There is a line connecting Ralph Waldo Emerson’s more abstract reasoning in Nature, Frederick Law Olmsted’s requests to Congress in his Yosemite and the Mariposa Grove: A Preliminary Report, 1865, and John Muir’s popular writing as exemplified in “The Fountains and Streams of the Yosemite”. This link is more than just conjectural, too. Muir was a great admirer of Emerson. When the philosopher visited Yosemite in 1871, at the age of 68, the young Muir’s “heart throbbed as if an angel direct from heaven had alighted on the Sierran rocks” (The Life and Letters of John Muir, ch. 8; quoted in Galbraith, “Muir, Emerson and the ‘Pure Night Air’”). Olmsted also met Emerson in person and admired his Nature greatly. So much for the tangible links; the intellectual influence of Emerson is also, I think, readily apparent in the two later texts.
I want to dig a little deeper in Emerson’s Nature, both because I found it the richest text and because it deeply influenced the other readings. Emerson has given us much more than a treatise on nature and an inspiration for certain kinds of environmentalism. Reading Emerson alternatively — as a philosopher with important things to say about epistemology and metaphysics — is best given in Cornel West, “The Emersonian Prehistory of American Pragmatism,” in The American Evasion of Philosophy (Madison, WI: University of Wisconsin Press, 1989). (Among other contributions is West’s insightful commentary on Emerson’s relationship with racism: “Emerson indeed is no garden-variety racist or ranting xenophobe, yet he is a racist in the American grain in that his notion of human personality is, in part, dependent on and derived from his view of the races” (28)). Cornel West gives a genealogy of pragmatism, whose two chief proponents at the end of the nineteenth century were William James and Charles Saunders Pierce. The key figure following these two philosophers was John Dewey, who we read recently on aesthetics. So, how do these figures relate to Emerson? Well, one locus is found in the third paragraph of Nature:
… to a sound judgment, the most abstract truth is the most practical. Whenever a true theory appears, it will be its own evidence. Its test is, that it will explain all phenomena.
Though not fully expanded, here is the kernel of a pragmatist conception of truth. As West explains, “Emerson viewed knowledge not as a set of representations to be justified, grounded or privileged but rather as instrumental effects of human will as it is guided by human interests, which are in turn produced by transactions with other humans and nature” (36). The next few sentences seem to offer an alternative ontology:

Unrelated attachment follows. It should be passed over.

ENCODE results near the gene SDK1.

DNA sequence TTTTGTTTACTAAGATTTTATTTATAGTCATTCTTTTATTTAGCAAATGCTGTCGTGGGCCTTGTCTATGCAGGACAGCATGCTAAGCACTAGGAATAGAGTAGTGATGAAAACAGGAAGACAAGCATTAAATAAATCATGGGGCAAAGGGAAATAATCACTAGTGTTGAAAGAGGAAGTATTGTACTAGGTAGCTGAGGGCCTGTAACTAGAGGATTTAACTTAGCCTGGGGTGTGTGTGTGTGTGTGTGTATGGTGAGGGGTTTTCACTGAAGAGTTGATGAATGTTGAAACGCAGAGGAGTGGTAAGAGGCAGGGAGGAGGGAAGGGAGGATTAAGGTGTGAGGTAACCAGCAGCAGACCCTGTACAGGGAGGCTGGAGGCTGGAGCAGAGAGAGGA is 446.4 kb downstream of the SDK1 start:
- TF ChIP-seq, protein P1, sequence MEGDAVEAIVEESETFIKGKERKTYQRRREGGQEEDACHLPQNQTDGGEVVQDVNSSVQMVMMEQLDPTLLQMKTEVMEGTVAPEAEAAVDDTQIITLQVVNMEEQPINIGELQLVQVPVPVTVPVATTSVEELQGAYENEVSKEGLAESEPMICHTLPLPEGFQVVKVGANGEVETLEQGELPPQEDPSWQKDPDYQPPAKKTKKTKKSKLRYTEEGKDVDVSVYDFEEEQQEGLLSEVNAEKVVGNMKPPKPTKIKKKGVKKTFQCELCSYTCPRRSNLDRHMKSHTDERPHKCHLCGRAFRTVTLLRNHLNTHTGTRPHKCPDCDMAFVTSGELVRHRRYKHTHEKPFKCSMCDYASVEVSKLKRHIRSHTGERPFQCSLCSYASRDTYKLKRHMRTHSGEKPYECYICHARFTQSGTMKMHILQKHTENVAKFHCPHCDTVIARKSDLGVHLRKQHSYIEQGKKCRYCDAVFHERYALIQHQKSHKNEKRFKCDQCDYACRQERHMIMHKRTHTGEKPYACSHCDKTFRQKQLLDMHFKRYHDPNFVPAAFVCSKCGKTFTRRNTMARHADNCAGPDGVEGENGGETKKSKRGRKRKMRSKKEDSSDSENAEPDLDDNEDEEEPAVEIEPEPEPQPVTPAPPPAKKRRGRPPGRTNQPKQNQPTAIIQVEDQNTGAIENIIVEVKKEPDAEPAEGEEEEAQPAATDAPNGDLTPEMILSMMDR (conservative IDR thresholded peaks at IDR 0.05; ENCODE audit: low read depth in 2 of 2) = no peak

Philosophically considered, the universe is composed of Nature and the Soul. Strictly speaking, therefore, all that is separate from us, all which Philosophy distinguishes as the not me, that is, both nature and art, all other men and my own body, must be ranked under this name, Nature.
For Emerson, nature is not really much to do with the environment. Instead, it refers to the realm outside the Soul. The ontological status of “nature” then refers equally to one’s own body, to other people, and to “space, the air, the river, the leaf.” This helps address one of my worries from last week: namely, what is this nature we refer to when defining “geoaesthetics”?
Why is this all important? Well, treating Emerson as a philosopher helps us parse his geoaesthetics. It becomes clear that his ideas about nature and about human relationships with the environment are important in at least two distinct ways. On the one hand, they had a profound influence on later American environmentalism. On the other hand (through transcendentalism and pragmatism), Emerson’s ideas had important philosophical ramifications. In particular, as I sketched above, his ideas provide serious alternative theories of truth (epistemology) and being (ontology/metaphysics). Recognizing these two distinct responses to Emerson helps us understand geoaesthetics better. Instead of providing a definition as I did last week (“an understanding of or approach to human relationships with the earth reflected in or developed through artistic practice”) I would instead propose that geoaesthetics is a heuristic that helps us understand the intimate links between four seemingly distinct areas: (1) philosophical concerns (theory of art, truth, knowledge, being, etc.); (2) artistic practice; (3) environmental crises and social mobilization thereto; and (4) human relationships with the environment.
There is one caveat I would like to make about my reading, though. Emerson is broadly seen as being an anti-foundationalist and in particular anti-metaphysical. This tendency is best seen in Nature in Chapter VI, Idealism. He expresses skepticism in adopting a firm Idealist metaphysics:
The frivolous make themselves merry with the Ideal theory, as if its consequences were burlesque; as if it affected the stability of nature. It surely does not. … [W]e resist with indignation any hint that nature is more short-lived or mutable than spirit. The broker, the wheelwright, the carpenter, the toll-man, are much displeased at the intimation.
Although he goes on to discuss Idealism more seriously, he falls short of a clear, conclusive position on the issue. As Stanley Cavell writes, Emerson has an “epistemology of moods”: “we never apprehend anything ‘straight’ or in-itself, but only under an aspect or mood.” How is this relevant? Well, Emerson is clearly not terribly invested in firm foundations that lead to clear structures. He is more interested in process, in moods, in instability. We should bear this in mind, too, even as we take Emerson seriously as a philosopher.